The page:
Probing a natural example of “regeneration” in the mammalian hippocampus
The goal of this project is to understand the molecules that control the integration of newborn neurons into the circuitry of the adult hippocampus. The dentate gyrus is one of the two places in the adult brain where neurogenesis persists throughout adult life. These new neurons have been implicated in synaptic plasticity in the adult brain and may also play an important role in diseases such as depression, epilepsy, stroke, and traumatic brain injury. Neurogenesis is very sensitive to functional perturbations, being increased by physiological stimuli such as exercise as well as by pathological conditions including seizures and ischemia. Perhaps more importantly in our view, the integration of these newborn neurons provides a unique window into the formidable barriers to synaptogenesis, dendritic outgrowth and circuit formation in the adult nervous system. In terms of the potential for stem cells and cell replacement approaches in the nervous system, these barriers are perhaps more daunting than even cell differentiation and survival. We would like to use the success of this natural “regeneration” to understand the molecules that prevent/enhance synaptic development and circuit formation in the adult nervous system.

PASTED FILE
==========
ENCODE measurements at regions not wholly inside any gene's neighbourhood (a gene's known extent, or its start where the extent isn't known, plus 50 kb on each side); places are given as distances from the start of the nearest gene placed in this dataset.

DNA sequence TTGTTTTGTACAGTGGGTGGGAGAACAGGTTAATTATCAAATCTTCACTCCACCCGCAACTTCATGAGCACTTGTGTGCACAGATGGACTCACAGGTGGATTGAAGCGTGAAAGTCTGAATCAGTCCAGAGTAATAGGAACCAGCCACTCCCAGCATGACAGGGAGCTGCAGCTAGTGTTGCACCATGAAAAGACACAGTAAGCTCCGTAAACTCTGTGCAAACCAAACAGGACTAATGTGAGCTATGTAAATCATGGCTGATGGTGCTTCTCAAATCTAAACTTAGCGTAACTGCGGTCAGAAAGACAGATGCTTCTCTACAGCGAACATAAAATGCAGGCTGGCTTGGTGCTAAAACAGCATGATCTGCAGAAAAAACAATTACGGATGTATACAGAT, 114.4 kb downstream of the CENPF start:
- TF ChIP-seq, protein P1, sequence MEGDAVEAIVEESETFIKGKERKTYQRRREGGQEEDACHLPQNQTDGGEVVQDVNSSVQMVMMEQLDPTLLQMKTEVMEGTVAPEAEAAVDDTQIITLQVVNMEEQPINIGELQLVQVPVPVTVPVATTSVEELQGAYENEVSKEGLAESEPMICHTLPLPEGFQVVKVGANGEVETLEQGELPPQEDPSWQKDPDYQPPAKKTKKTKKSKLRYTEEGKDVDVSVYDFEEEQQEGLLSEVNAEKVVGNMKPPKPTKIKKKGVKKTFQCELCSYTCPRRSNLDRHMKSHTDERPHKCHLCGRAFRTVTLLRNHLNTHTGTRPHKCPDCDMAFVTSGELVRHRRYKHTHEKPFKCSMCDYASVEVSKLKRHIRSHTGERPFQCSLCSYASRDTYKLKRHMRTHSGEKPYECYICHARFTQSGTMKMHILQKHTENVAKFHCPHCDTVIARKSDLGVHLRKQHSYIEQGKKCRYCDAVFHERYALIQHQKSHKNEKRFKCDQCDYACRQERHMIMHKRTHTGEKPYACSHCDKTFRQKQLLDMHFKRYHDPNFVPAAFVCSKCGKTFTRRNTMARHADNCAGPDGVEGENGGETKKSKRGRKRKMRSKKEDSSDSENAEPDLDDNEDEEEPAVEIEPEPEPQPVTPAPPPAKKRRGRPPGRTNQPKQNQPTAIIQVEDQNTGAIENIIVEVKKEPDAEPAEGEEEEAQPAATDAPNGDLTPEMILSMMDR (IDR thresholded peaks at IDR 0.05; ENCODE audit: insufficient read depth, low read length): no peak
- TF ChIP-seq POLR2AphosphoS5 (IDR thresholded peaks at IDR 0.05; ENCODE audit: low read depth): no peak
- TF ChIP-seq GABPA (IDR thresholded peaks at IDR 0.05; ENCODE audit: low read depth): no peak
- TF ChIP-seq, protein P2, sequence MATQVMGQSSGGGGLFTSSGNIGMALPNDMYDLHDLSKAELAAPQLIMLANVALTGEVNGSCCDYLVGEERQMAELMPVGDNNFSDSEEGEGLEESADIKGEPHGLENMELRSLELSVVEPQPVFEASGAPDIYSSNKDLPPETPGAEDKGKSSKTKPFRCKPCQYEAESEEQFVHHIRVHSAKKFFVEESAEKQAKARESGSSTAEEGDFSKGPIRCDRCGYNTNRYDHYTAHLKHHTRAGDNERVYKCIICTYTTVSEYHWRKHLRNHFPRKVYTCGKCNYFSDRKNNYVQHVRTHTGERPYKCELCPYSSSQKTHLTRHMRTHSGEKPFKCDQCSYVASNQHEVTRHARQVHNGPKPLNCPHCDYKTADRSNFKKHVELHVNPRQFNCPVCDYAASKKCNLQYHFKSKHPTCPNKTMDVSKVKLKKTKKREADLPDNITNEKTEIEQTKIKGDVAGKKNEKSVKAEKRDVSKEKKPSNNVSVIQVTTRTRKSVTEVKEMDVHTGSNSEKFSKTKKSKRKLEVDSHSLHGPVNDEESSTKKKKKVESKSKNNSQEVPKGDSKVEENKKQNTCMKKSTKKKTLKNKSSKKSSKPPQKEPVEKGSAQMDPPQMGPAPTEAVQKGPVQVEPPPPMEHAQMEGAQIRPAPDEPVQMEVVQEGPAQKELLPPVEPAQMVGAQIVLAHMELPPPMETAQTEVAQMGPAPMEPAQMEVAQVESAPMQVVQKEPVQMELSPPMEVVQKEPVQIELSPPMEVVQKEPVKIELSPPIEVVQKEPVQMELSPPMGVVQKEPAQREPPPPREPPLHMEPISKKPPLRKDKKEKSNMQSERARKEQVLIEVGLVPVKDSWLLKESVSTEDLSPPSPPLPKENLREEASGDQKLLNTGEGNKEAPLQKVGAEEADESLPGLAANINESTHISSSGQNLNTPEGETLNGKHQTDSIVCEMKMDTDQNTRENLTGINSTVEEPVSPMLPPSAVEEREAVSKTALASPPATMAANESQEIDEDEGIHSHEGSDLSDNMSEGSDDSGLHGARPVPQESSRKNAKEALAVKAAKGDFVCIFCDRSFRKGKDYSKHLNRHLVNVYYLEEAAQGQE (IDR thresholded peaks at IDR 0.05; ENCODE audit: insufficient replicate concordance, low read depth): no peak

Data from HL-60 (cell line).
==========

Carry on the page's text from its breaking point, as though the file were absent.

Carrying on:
To approach this problem, we first made use of a unique transgenic mouse in which newborn neurons are transiently labeled with a fluorescent marker (green fluorescent protein, GFP). We used these mice to examine the development of dendrites and synapses, which revealed several distinct stages—an early stage in which dendrites are limited to the inner molecular layer of the dentate gyrus and synapses are exclusively GABAergic. We also showed that seizures accelerate the integration of newborn neurons. Our current approach is to use viral-mediated gene transfer to specifically up- or down-regulate molecules in either newborn or mature granule cells to examine their role in circuit formation. We assess the results using a variety of cellular and molecular techniques including single cell physiology in brain slices, measures of gene expression, and confocal imaging of hippocampal tissue.
We are using the olfactory system to examine the role of microcircuits in the function of this sensory system. We are interested in understanding how the unique synaptic architecture of the bulb shapes the highly organized incoming sensory information, i.e. what aspects of the circuit control detection and discrimination of odors. Our current experiments focus on a set of 1000 neuropil structures in the olfactory bulb called glomeruli (the red spherical structures in the image.) Neurons within a glomerulus receive specific sensory input and show highly synchronized activity. Our experiments have revealed both slow and fast coordination of activity in glomeruli involving slow modulatory receptors such as metabotropic glutamate receptor 1, as well as rapid action potential synchronization involving the gap junction molecule, connexin 36, on distal dendrites. We are also examining the functional architecture of the olfactory cortex using paired whole-cell recording in principal neurons and interneurons of the anterior olfactory cortex and piriform cortex.